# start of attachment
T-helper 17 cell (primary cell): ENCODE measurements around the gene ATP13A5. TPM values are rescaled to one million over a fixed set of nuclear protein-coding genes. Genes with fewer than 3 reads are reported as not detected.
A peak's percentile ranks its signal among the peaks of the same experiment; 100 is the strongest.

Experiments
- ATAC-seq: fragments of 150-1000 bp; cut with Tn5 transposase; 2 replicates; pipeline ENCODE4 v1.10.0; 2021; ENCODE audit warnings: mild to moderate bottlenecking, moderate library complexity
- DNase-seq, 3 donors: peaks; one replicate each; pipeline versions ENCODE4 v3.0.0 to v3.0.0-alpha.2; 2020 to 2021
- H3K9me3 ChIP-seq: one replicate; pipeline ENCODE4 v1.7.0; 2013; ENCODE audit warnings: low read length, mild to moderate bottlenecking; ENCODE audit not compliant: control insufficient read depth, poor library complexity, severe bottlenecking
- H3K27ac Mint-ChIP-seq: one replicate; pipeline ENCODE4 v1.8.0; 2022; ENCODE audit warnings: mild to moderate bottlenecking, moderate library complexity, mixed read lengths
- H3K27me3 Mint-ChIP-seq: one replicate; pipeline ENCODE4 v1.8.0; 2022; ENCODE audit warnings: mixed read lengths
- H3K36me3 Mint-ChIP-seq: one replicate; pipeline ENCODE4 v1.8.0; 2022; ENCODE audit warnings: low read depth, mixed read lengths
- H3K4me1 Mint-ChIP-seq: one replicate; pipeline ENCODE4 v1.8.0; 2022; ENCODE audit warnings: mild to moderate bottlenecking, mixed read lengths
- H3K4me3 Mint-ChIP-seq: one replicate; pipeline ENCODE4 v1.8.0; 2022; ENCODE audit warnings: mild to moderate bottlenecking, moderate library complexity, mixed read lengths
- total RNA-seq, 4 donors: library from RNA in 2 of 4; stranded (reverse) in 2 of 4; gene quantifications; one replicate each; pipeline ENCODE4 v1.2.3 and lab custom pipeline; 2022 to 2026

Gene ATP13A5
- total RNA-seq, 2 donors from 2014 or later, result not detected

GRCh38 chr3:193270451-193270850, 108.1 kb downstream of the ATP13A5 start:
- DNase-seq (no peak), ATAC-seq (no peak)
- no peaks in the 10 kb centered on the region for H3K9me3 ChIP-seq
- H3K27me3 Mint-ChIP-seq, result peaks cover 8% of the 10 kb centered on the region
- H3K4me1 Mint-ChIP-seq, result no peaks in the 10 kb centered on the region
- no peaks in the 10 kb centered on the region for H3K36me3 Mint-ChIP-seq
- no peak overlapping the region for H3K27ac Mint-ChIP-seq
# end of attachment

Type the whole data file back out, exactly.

T-helper 17 cell (primary cell): ENCODE measurements around the gene ATP13A5. TPM values are rescaled to one million over a fixed set of nuclear protein-coding genes. Genes with fewer than 3 reads are reported as not detected.
A peak's percentile ranks its signal among the peaks of the same experiment; 100 is the strongest.

Experiments
- ATAC-seq: fragments of 150-1000 bp; cut with Tn5 transposase; 2 replicates; pipeline ENCODE4 v1.10.0; 2021; ENCODE audit warnings: mild to moderate bottlenecking, moderate library complexity
- DNase-seq, 3 donors: peaks; one replicate each; pipeline versions ENCODE4 v3.0.0 to v3.0.0-alpha.2; 2020 to 2021
- H3K9me3 ChIP-seq: one replicate; pipeline ENCODE4 v1.7.0; 2013; ENCODE audit warnings: low read length, mild to moderate bottlenecking; ENCODE audit not compliant: control insufficient read depth, poor library complexity, severe bottlenecking
- H3K27ac Mint-ChIP-seq: one replicate; pipeline ENCODE4 v1.8.0; 2022; ENCODE audit warnings: mild to moderate bottlenecking, moderate library complexity, mixed read lengths
- H3K27me3 Mint-ChIP-seq: one replicate; pipeline ENCODE4 v1.8.0; 2022; ENCODE audit warnings: mixed read lengths
- H3K36me3 Mint-ChIP-seq: one replicate; pipeline ENCODE4 v1.8.0; 2022; ENCODE audit warnings: low read depth, mixed read lengths
- H3K4me1 Mint-ChIP-seq: one replicate; pipeline ENCODE4 v1.8.0; 2022; ENCODE audit warnings: mild to moderate bottlenecking, mixed read lengths
- H3K4me3 Mint-ChIP-seq: one replicate; pipeline ENCODE4 v1.8.0; 2022; ENCODE audit warnings: mild to moderate bottlenecking, moderate library complexity, mixed read lengths
- total RNA-seq, 4 donors: library from RNA in 2 of 4; stranded (reverse) in 2 of 4; gene quantifications; one replicate each; pipeline ENCODE4 v1.2.3 and lab custom pipeline; 2022 to 2026

Gene ATP13A5
- total RNA-seq, 2 donors from 2014 or later, result not detected

GRCh38 chr3:193270451-193270850, 108.1 kb downstream of the ATP13A5 start:
- DNase-seq (no peak), ATAC-seq (no peak)
- no peaks in the 10 kb centered on the region for H3K9me3 ChIP-seq
- H3K27me3 Mint-ChIP-seq, result peaks cover 8% of the 10 kb centered on the region
- H3K4me1 Mint-ChIP-seq, result no peaks in the 10 kb centered on the region
- no peaks in the 10 kb centered on the region for H3K36me3 Mint-ChIP-seq
- no peak overlapping the region for H3K27ac Mint-ChIP-seq